Writer’s Block is A Myth

Sorry I haven’t written in a while. It’s just that I’ve been busy writing.

No, really, though. I finished the rough draft of the final draft of The Psychnomast, and while that’s off being torn apart by my lovely sister slash editor, I began a new script that I will hopefully get published. Because a) I enjoy scripts and they take less time to get to a place where I like them than books do and b) my entertainment and recreation jobs don’t exist right now, so writing is, like, my only job that I can still make money from at the moment.

So, script. I’ll let you know how that goes.

But, anyway! What’s that title all about, huh?

Well, exactly what it says.

I have, on this blog, mentioned my virulent opposition to the truth of the existence of “writers block.” I have neglected to share my full thoughts on the matter, though. And while I procrastinated for 5 hours on writing anything today, I thought, “you know what I could write about? Why writer’s block is a BIG FAT LIE.”

So here we are.

Listen. Everyone’s entitled to their own opinion, even if they’re wrong.

The only authority I have to speak on is my personal experience. To be fair, I am young and lack life experience, but I have also been writing for the vast, vast majority of my life, short though it may be.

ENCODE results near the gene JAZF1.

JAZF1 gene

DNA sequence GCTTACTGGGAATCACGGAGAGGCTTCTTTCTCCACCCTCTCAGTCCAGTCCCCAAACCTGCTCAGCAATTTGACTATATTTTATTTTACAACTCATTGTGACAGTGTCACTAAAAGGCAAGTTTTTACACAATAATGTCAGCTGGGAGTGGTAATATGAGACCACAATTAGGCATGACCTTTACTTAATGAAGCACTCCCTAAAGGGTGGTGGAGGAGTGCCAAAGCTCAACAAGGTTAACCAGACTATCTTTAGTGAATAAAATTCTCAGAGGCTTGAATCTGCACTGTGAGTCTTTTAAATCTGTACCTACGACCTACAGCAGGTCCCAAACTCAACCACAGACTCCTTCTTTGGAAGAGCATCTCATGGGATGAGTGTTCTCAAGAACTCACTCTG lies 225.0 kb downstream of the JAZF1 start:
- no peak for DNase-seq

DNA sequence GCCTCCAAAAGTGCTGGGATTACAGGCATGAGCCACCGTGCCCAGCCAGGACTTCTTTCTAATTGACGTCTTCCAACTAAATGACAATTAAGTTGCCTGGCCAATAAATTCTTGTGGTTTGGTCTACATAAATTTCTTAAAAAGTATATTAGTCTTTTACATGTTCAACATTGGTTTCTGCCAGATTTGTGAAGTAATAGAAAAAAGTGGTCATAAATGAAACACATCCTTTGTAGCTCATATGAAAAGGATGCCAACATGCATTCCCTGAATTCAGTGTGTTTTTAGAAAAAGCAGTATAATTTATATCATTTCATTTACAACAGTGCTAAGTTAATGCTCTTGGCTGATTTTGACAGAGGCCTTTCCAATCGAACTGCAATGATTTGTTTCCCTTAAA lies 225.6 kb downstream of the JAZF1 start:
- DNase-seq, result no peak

I understand being stuck while writing. Not being sure how to proceed. Being confused.

But LISTEN HERE, there’s a difference between something being difficult to do and a strange, inexplicable, mysterious force that makes it impossible for you to get any writing done.

Want to know how you get through a block? You pick a direction and go with it. Even if how you forge through the block turns out 10 pages of trash, there’s this fun little thing called “editing” that’s designed specifically to fix trash bits of writing.

Is it easy to pick a direction and just keep writing? Not necessarily. But it’s also what I like to call “completely doable.”

I do understand the appeal of writer’s block as an entity, though. It means you don’t actually have to find the grit to get through a difficult spot. It’s nice, convenient. Lazy, but who isn’t, sometimes?

Doesn’t make it any less of a myth. It’s just a widely beneficial myth.

Ironically, I was driven to write this post because I’ve come to a part of my script that’s kind of sticky, so I spent all day today not opening the doc to work on it. But if I just open the doc and start writing, I’ll get through it.

Maybe tomorrow.


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